Command Items and Selections
A item that is not a filename nor a special input string designates a command most of the time. Generally, commands perform image processing operations on one or several available images of the list.
Reccurent commands have two equivalent names (regular and short). For instance, command names resize and r refer to the same image resizing action.
A command may have mandatory or optional arguments. Command arguments must be specified in the next item on the command line. Commas , are used to separate multiple arguments of a single command, when required.
The execution of a command may be restricted only to a subset of the image list, by appending [selection] to the command name. Examples of valid syntaxes for selection are:
command[-2]: Apply command only on the penultimate image [-2] of the list.
command[0,1,3]: Apply command only on images ,  and .
command[3-6]: Apply command only on images  to  (i.e, , ,  and ).
command[50%-100%]: Apply command only on the second half of the image list.
command[0,-4--1]: Apply command only on the first image and the last four images.
command[0-9:3]: Apply command only on images  to , with a step of 3 (i.e. on images , ,  and ).
command[0-9:25%]: Apply command only on images  to , with a step of 25% (i.e. on images , ,  and ).
command[0--1:2]: Apply command only on images of the list with even indices.
command[0,2-4,50%--1]: Apply command on images , , ,  and on the second half of the image list.
command[^0,1]: Apply command on all images except the first two.
command[name1,name2]: Apply command on named images name1 and name2.
Indices in selections are always sorted in increasing order, and duplicate indices are discarded. For instance, selections [3-1,1-3] and [1,1,1,3,2] are both equivalent to [1-3]. If you want to repeat a single command multiple times on an image, use a repeat..done loop instead. Inverting the order of images for a command is achieved by explicitly inverting the order of the images in the list, with command reverse[selection].
Command selections [-1], [-2] and [-3] are so often used they have their own shortcuts, respectively ., .. and .... For instance, command blur.. is equivalent to blur[-2]. These shortcuts work also when specifying command arguments.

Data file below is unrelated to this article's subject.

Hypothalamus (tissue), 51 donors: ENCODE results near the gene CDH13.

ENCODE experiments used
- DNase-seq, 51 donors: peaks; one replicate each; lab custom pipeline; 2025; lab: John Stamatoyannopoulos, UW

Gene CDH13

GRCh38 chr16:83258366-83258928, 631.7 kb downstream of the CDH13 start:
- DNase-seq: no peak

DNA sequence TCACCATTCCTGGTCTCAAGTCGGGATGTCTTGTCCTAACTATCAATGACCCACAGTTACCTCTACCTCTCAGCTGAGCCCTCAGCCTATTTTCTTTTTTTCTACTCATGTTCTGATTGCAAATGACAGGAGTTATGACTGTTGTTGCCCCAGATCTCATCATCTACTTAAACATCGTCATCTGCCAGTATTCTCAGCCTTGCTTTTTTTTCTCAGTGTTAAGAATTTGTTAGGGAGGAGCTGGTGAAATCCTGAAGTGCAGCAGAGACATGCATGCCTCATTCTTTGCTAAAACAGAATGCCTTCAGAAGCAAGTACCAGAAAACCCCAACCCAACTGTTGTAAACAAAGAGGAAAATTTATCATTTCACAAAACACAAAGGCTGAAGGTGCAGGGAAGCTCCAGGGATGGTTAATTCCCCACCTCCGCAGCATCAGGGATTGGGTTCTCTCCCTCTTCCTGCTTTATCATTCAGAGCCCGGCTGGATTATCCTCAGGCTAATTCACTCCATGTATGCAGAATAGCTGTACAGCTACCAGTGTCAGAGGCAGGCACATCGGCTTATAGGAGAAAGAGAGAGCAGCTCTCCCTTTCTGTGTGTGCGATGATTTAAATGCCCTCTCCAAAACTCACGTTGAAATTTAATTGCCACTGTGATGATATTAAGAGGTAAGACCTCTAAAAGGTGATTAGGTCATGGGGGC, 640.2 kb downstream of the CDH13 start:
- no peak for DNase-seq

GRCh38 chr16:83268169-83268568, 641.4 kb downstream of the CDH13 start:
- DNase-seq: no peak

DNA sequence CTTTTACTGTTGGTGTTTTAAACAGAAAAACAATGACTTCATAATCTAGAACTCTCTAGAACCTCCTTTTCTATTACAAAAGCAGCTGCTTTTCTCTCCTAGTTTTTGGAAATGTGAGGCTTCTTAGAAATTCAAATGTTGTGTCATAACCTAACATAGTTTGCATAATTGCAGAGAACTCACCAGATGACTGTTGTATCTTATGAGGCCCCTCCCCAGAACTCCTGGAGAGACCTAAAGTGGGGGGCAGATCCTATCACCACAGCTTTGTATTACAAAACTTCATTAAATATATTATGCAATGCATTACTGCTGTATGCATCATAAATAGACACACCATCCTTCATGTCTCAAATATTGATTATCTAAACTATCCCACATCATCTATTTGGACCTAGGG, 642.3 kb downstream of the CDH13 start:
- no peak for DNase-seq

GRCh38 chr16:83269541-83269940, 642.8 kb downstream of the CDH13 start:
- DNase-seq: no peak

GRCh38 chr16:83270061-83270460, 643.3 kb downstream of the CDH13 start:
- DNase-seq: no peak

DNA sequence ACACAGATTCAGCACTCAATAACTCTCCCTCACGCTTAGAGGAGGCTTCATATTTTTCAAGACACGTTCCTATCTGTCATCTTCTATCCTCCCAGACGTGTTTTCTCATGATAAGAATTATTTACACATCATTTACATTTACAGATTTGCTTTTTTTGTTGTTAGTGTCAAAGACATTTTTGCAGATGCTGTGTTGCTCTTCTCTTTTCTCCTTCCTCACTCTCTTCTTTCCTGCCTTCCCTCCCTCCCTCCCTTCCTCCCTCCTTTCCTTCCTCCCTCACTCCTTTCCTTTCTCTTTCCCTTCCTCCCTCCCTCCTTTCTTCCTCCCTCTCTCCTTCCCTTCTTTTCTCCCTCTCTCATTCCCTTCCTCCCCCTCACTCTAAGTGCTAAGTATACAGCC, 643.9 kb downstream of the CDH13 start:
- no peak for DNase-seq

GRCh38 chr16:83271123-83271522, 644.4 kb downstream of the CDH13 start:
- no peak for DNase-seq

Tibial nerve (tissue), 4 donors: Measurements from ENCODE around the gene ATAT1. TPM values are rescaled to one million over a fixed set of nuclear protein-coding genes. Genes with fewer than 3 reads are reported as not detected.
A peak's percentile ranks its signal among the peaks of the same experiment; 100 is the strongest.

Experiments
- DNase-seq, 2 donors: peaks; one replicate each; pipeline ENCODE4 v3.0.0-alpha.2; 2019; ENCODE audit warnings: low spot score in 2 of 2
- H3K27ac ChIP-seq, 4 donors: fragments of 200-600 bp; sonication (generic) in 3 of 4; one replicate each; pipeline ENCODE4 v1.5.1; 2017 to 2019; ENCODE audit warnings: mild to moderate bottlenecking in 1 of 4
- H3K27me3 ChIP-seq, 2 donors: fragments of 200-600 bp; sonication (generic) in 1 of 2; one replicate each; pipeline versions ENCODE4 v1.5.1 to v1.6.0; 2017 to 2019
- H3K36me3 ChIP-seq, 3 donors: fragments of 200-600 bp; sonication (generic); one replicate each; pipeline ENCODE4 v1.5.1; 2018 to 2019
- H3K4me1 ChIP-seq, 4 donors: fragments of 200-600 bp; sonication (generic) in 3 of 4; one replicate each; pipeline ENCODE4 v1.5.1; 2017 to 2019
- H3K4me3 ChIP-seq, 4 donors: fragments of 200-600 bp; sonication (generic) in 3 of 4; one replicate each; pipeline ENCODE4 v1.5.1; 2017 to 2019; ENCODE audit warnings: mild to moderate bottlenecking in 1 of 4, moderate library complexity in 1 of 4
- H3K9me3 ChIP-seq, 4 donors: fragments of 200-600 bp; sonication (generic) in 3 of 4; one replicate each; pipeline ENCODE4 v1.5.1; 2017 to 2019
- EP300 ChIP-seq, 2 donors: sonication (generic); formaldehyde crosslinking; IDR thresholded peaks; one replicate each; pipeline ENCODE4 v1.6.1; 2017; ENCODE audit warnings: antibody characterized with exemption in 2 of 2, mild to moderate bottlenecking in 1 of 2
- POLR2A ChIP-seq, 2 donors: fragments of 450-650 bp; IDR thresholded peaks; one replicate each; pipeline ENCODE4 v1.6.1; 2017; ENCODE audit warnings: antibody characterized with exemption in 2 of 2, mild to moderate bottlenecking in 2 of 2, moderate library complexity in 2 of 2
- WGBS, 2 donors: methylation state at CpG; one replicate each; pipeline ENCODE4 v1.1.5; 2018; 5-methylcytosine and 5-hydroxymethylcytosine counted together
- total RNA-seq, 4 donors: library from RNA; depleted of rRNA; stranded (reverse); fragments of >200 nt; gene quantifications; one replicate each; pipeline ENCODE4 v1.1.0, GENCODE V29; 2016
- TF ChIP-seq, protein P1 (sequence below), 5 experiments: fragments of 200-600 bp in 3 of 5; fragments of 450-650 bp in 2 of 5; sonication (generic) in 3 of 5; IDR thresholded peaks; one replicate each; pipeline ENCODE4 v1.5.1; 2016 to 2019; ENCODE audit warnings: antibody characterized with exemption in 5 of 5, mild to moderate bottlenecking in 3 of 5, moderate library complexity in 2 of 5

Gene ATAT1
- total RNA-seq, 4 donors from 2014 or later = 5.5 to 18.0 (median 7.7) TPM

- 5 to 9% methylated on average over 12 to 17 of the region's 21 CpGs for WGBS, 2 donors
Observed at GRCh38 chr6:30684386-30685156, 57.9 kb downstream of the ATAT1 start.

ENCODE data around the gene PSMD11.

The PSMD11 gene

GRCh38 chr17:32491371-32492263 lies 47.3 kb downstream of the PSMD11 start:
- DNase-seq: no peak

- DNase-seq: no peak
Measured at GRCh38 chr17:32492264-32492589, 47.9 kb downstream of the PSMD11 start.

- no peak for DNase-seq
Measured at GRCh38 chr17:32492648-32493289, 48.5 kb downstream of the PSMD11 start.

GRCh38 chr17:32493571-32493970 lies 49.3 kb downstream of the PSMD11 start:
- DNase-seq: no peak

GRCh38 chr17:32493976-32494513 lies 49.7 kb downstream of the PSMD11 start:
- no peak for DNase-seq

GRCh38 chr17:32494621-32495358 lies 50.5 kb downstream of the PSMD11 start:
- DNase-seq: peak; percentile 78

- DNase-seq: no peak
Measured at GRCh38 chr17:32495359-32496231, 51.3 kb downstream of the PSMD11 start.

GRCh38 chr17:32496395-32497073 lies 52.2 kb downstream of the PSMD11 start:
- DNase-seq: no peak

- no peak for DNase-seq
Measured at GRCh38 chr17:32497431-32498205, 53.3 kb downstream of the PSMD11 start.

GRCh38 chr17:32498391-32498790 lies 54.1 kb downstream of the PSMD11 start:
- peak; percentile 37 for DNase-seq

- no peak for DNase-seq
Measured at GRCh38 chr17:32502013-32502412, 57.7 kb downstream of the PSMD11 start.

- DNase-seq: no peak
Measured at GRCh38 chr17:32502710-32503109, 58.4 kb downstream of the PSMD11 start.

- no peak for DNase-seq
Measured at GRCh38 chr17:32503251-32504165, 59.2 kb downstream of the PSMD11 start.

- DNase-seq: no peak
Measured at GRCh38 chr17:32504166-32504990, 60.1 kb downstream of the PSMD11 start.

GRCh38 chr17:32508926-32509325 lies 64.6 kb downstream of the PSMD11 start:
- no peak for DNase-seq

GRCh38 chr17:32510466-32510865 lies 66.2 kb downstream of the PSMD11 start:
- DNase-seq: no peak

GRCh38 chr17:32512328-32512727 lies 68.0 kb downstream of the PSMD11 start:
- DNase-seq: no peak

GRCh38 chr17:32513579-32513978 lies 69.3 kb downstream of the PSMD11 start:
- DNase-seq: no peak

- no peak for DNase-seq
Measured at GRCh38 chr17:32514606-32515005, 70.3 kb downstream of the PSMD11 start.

commands invoked without [selection] are applied on all images of the list, i.e. the default selection is [0--1] (except for command input whose default selection is [-1]').
Prepending a single hyphen - to a command is allowed. This may be useful to recognize command items more easily in a one-liner pipeline (typically invoked from a shell).
A command prepended with a plus sign + does not act in-place but inserts its result as one or several new images at the end of the image list.
There are two different types of commands that can be run by the interpreter:
Built-in commands are the hard-coded functionalities in the interpreter core. They are thus compiled as binary code and run fast, most of the time. Omitting an argument when invoking a built-in command is not permitted, except if all following arguments are also omitted. For instance, invoking plasma 10,,5 is invalid but plasma 10 is correct.
Custom commands, are defined as pipelines of built-in or other custom commands. They are parsed by the interpreter, and thus run a bit slower than built-in commands. Omitting arguments when invoking a custom command is permitted. For instance, expressions flower ,,,100,,2 or flower , are correct.
Most of the existing commands in are actually defined as custom commands.
A user can easily add its own custom commands to the
interpreter (see section Adding Custom Commands
for more details). New built-in commands cannot be added (unless you modify the
interpreter source code and recompile it).